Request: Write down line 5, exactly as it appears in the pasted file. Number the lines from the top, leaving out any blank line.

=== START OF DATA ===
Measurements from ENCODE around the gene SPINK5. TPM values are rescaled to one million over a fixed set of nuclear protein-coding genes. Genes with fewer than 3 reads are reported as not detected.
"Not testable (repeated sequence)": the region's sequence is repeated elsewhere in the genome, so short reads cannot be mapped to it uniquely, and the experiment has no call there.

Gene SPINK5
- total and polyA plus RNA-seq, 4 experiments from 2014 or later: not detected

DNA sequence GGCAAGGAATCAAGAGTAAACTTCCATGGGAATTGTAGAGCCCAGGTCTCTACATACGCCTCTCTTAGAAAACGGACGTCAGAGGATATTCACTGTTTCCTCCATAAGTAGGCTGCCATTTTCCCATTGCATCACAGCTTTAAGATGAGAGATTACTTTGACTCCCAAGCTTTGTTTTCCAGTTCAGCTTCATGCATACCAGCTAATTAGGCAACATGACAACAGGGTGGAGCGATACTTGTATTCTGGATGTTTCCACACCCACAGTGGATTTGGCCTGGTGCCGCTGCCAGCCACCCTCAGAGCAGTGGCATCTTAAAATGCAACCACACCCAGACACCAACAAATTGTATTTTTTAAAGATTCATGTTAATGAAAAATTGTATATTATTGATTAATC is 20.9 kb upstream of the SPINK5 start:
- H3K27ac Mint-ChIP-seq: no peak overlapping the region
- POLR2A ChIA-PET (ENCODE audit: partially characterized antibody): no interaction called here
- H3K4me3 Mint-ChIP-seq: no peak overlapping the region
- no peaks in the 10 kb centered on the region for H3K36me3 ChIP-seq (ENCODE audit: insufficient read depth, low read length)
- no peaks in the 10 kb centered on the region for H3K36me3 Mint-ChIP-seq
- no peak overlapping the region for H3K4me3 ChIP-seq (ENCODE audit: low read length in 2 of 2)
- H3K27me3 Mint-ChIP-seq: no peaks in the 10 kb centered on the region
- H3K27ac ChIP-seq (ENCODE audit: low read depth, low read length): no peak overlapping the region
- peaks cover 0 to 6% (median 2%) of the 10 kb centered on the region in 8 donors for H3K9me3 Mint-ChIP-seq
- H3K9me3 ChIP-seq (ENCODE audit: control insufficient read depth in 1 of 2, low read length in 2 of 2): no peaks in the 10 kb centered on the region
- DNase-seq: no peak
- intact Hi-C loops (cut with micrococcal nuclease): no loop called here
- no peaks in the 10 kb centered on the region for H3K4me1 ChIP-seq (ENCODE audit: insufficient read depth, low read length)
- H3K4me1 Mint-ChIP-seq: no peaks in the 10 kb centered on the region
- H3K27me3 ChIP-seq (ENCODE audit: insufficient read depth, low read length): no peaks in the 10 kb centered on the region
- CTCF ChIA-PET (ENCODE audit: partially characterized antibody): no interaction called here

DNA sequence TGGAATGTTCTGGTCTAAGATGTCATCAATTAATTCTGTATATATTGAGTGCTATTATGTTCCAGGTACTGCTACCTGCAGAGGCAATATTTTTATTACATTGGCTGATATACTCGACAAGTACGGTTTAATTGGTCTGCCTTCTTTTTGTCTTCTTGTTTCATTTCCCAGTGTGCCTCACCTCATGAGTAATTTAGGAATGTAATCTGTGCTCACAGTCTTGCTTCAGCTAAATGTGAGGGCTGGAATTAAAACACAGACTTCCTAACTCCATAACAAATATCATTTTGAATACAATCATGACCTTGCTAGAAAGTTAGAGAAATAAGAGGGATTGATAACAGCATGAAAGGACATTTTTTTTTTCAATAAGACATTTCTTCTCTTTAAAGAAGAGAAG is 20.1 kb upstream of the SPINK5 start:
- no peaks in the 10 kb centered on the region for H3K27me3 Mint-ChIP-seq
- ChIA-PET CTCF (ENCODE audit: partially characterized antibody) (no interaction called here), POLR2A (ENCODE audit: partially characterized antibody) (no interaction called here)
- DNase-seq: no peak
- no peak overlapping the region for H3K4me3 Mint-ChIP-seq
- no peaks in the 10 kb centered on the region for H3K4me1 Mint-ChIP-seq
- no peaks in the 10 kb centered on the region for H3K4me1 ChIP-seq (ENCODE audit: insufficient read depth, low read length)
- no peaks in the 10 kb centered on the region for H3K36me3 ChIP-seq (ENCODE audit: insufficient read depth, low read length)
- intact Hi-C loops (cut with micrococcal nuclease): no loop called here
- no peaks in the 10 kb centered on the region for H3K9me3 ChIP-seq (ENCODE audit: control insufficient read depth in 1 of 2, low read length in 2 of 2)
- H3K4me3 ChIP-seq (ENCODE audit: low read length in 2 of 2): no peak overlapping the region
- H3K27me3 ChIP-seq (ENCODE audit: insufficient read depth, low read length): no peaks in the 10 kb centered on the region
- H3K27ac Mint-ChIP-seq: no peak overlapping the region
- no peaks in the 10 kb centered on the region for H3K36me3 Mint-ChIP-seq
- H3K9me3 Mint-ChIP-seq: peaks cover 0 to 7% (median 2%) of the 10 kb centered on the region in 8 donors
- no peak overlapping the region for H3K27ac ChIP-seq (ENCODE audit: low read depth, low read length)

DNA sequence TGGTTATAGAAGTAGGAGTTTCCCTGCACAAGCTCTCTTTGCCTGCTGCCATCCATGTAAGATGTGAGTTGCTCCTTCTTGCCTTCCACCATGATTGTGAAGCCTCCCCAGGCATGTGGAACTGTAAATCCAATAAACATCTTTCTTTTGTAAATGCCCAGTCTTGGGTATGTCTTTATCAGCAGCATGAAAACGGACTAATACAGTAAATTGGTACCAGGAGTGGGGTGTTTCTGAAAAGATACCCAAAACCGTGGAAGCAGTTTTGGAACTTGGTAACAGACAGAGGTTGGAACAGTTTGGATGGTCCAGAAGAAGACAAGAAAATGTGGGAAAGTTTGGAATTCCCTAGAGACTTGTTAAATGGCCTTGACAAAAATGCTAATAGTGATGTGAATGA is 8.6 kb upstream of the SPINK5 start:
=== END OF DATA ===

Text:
DNA sequence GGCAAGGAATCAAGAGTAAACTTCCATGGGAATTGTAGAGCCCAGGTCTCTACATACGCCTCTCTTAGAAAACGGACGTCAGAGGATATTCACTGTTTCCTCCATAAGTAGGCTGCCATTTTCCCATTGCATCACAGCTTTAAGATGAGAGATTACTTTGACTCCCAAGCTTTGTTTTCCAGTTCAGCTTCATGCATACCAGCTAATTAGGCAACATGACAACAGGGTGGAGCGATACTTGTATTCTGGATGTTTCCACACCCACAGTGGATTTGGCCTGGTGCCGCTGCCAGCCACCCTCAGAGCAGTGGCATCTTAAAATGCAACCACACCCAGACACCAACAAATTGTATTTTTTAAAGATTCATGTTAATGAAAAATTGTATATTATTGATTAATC is 20.9 kb upstream of the SPINK5 start: